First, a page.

DRIVING MORE PREDICTABLE CASH FLOW

REL Consultancy standardizes collection and introduces dynamic credit risk processes to produce significant and sustainable gains in accounts receivable performance for Lennox International – while revenues continue to grow

Lennox International Inc. is a leading provider of climate control solutions for heating, air conditioning and refrigeration markets around the world. It had annual sales of nearly $3.0 billion (€2.3 billion) in 2012.

Opportunities to standardize, simplify, automate

Lennox initiated a program to focus on accounts receivable performance companywide to support cash flow and other goals. Peter Jackson and Joe Reitmeier, Lennox vice presidents of finance for financial shared services, asked for an independent assessment of current collections and credit processes and to identify opportunities for improvement. The initial review determined that by standardizing, simplifying and automating key collections and credit processes, Lennox could achieve significant improvements in accounts receivable performance.

Based on the review, the two Lennox executives and REL met with senior leadership and mapped out a project plan for delivering rapid impact.

Segmentation and standardization as the foundation for improving collections

Jackson hired Randy Dacus, Lennox’s director of customer financial services, after the project began to implement and build upon the best practices introduced by REL. “Before you can tackle anything, you need to understand what you’re tackling,” said Dacus. “REL helped us do just that. They started by developing a comprehensive picture of our customer base and segmenting it into different categories based on payment performance.”

This segmentation analysis enabled Lennox to create standardized, proactive collection strategies for each customer segment and protocols for applying those strategies consistently across the business. For example, all customers fitting a certain payment profile now receive a call before an invoice is due and then a letter seven days after the due date. Escalation processes may also involve the sales function in collections for certain situations, for example, when a particular amount threshold is reached. For higher values, the vice president of sales or business unit chief financial officer may become involved.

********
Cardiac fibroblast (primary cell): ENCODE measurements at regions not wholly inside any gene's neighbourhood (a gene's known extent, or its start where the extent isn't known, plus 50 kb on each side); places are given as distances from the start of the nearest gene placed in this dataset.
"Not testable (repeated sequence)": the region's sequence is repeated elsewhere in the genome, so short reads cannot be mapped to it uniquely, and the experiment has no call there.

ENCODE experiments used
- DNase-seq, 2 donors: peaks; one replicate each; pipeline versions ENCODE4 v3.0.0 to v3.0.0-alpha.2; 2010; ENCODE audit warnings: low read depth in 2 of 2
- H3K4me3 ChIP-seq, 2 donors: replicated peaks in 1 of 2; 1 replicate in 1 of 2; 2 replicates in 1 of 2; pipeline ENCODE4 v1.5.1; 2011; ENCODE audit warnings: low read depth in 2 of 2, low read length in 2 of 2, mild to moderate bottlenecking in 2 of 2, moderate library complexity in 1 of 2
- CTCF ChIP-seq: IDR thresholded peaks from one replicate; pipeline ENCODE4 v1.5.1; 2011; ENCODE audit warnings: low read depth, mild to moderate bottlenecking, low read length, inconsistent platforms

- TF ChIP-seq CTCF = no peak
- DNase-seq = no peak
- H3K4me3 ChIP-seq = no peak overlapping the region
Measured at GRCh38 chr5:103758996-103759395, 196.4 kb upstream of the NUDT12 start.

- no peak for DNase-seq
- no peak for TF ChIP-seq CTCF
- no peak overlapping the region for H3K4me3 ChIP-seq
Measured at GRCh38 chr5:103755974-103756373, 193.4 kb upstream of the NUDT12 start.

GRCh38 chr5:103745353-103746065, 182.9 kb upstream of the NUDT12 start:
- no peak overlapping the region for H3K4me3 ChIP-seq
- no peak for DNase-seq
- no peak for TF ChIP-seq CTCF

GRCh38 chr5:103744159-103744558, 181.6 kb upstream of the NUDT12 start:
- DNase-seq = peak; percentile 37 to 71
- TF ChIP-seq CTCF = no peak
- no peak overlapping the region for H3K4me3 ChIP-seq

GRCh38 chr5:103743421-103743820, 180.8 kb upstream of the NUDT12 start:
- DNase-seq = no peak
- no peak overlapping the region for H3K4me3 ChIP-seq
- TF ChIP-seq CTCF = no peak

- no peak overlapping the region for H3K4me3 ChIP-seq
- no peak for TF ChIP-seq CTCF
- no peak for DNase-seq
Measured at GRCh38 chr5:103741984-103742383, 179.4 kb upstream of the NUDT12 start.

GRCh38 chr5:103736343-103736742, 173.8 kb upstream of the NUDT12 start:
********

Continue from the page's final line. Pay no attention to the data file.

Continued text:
“Standardization in collections strategy and approach has translated into more predictable collections,” said Dacus. “You want predictability in collections and cash flow – for reinvestment purposes, to pay down debt, and to put the business in a better position to grow and increase shareholder value.”

Dynamic credit risk management processes

Dynamic credit risk management processes

Dynamic credit risk management processes

On the credit side, a cornerstone of the work was replacing decentralized approaches for extending credit and a static approach to reviewing existing credit terms with a standardized, dynamic approach applicable to all new and existing customers.

Most companies review individual customers’ credit only once per year or so; however, with these long intervals, companies could overlook risk opportunities as conditions change. REL helped Lennox create a dynamic credit review process under which every customer gets a credit grade each month based on past sales behavior and payment performance. The model pulls data from internal and external (credit agency) sources and then weights the data based on a prioritized set of factors. REL used algorithms developed with Lennox and customized for the business. The result is a consistent approach to setting credit terms and the ability to identify specific cases – positive and negative – from among its thousands of customers for manual review and/or adjustment.

Lennox has continued to build on this model by automating the related processes. “REL created a sound framework – the building. We’ve added the drywall, cement, carpet and other accoutrements over time,” Dacus noted. “This approach has enabled us to increase attention to areas that require focus and spend less time managing customers that pay predictably.”

Credit and sales support – and collaboration

Gaining the support of both the sales and credit functions was essential, as was developing strong collaboration between them.

“One of REL’s biggest contributions was to help us demystify credit and collection best practices for the sales management function through effective, straightforward communications,” said Jackson. “Before finalizing its proposed recommendations, REL listened to our sales function and to our customers. None of its recommendations were created in a vacuum; they were developed to meet the needs of our internal and external customers. Ultimately, REL helped us quantify how these new practices would be accretive to our return on invested capital – and then demonstrate that growing sales and improving cash flow are not mutually exclusive concepts.”